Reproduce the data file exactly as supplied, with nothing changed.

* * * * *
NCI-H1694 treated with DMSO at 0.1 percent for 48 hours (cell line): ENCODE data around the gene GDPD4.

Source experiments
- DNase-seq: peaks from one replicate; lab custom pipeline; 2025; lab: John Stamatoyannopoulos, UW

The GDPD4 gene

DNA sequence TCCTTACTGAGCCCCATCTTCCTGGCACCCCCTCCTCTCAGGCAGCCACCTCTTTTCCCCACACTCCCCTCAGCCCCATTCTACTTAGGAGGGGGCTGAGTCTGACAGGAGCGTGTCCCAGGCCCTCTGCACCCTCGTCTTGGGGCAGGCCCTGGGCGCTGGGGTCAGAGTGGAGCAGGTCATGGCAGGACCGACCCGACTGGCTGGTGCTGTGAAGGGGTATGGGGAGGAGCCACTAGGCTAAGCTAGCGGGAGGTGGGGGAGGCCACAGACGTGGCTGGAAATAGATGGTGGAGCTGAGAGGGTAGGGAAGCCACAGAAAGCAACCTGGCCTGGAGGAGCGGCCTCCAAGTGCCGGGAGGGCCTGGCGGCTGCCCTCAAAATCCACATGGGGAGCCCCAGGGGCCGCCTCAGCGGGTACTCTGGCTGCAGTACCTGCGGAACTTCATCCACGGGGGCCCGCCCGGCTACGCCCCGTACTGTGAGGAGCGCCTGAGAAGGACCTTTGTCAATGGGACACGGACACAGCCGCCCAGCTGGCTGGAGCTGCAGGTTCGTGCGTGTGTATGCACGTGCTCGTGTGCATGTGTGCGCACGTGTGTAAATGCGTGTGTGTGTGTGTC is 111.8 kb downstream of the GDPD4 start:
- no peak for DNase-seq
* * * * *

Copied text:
NCI-H1694 treated with DMSO at 0.1 percent for 48 hours (cell line): ENCODE data around the gene GDPD4.

Source experiments
- DNase-seq: peaks from one replicate; lab custom pipeline; 2025; lab: John Stamatoyannopoulos, UW

The GDPD4 gene

DNA sequence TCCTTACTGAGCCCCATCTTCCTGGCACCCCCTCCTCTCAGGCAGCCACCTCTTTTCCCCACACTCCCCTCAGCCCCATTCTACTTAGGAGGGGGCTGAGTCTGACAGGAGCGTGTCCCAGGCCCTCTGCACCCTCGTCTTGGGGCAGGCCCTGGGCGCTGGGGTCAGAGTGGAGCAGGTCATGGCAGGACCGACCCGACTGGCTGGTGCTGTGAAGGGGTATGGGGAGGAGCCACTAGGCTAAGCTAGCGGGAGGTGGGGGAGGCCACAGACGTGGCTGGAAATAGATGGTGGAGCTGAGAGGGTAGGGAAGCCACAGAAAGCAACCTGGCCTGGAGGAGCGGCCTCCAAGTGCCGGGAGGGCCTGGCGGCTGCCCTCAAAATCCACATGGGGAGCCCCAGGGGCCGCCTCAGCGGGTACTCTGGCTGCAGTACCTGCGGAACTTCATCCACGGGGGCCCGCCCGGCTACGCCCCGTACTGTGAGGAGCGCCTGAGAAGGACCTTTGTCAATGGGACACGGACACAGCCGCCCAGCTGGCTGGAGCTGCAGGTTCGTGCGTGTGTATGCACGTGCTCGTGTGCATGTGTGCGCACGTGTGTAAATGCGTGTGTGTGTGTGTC is 111.8 kb downstream of the GDPD4 start:
- no peak for DNase-seq